Introducing New Test Protocols to Your Water Lab Team

Your lab needs many different test protocols to ensure healthy water for many uses—from drinking to agriculture to recreational use. That calls for the latest validated methods for testing, but parameters and protocols change.

The test protocol—a set of detailed, step-by-step instructions for a specific test—includes purpose, materials, methods, and other relevant information. But when protocols change, you can do more than simply hand employees new instructions to ensure compliance. The key to successful buy-in is to support people through transitions, according to Prosci, a global leader in change management. To ensure adoption, your team needs to know what's new, why the protocol adds value, and how you plan to implement it.

Here are a few tips for introducing new protocols to your lab, detailing what's expected, and how to implement new practices while keeping your business at the forefront of water testing.

1. Understand How Staff React to Change

Change can often upset the status quo, and employees may view it as a hassle. When you update and rework protocols, your lab team may feel frustrated and confused, and they may push back. Your staff must eventually adjust to and adopt the new standards, but your approach goes a long way toward determining how smoothly the transition goes.

Explain to your staff how the protocol will change and why it's necessary. Emphasize the value the change provides. Sometimes a new test protocol results in a faster test or more accurate results or both. Be sure to clearly explain the goals and benefits and connect these to your overarching business objectives. Make sure to include employees early in decision so that the process feels inclusive, and they're not blindsided.

2. Document the Protocol

Step-by-step instructions help ensure your water test results are reproducible, efficient, safe, and comply with regulatory requirements. When you document a test protocol, make sure the employee can follow it exactly without additional clarification.

A few key steps include:

  • Using a template for a logical structure.
  • Including all major components, along with purpose, reagents, equipment, methods, control information, data interpretation, and references.
  • Making sure your laboratory has the right equipment to perform the test in the specified timeframe.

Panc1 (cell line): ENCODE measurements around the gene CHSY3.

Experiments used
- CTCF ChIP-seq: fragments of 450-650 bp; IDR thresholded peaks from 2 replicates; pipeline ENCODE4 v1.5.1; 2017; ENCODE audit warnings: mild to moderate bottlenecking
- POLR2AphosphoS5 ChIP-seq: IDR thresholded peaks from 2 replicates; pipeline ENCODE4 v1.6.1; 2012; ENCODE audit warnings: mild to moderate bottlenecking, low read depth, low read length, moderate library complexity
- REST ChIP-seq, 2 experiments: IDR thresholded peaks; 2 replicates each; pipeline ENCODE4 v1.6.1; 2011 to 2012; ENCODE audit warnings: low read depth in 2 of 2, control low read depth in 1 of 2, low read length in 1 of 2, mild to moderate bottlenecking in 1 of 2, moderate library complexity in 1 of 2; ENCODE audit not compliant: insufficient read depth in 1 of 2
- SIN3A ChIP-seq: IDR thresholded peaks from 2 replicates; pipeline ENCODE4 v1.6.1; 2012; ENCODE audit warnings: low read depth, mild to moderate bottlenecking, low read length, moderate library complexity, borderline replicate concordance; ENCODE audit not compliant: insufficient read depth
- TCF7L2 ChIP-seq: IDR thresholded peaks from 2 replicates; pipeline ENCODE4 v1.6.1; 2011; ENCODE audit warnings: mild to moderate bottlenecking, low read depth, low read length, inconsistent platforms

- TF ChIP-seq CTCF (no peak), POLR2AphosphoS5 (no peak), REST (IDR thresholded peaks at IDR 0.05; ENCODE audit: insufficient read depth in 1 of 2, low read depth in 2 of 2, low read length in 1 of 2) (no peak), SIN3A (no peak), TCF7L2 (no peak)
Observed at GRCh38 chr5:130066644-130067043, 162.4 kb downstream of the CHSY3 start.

• Ensuring the protocol is readable and easy to understand, with no room for misinterpretation.
  • Providing a flowchart to clarify the process, if necessary.
  • Getting input from team members on whether the protocol is clear.
  • Keeping the protocol up-to-date according to regulations and changes to your lab layout, equipment, and chemicals.

3. Provide Training and Support

Once you have the documentation available, make sure you have training—along with instruction from subject matter experts and mentors, who can support employees with questions. To ensure success, make sure your people, resources, and processes are in place. What is the current knowledge and skill level of your team members? What tools are available to help them shift to new protocols?

Then, design training that addresses your team's needs and fills their knowledge gap. You may also want to appoint a champion to promote the new test protocol.

4. Get Buy-in from Key Team Members

You lead by example as the lab manager, but an influential employee can also provide support. Ask them to learn the protocol first, identify any sticking points, and honestly assess the pros and cons of the change.

The employee can be your on-the-ground, go-to person for education and encouragement. Help employees understand that building their skill sets and resumes can be a plus for everyone.

5. Offer Encouragement

Change isn't easy—but it is constant. Sometimes change is a must for speed, accuracy, and cost-effectiveness. So, be sure your lab team receives regular acknowledgment of their efforts to adopt and improve new protocols, adapt to change, and keep your laboratory on the cutting edge of water quality testing.

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Diana Kightlinger

Diana Kightlinger is an experienced journalist, copywriter, and blogger for science, technology, and medical organizations. She writes frequently for Fortune 500 corporate clients but also has a passion for explaining scientific research, raising awareness of issues, and targeting positive outcomes for people and communities. Diana holds master’s degrees in environmental science and journalism.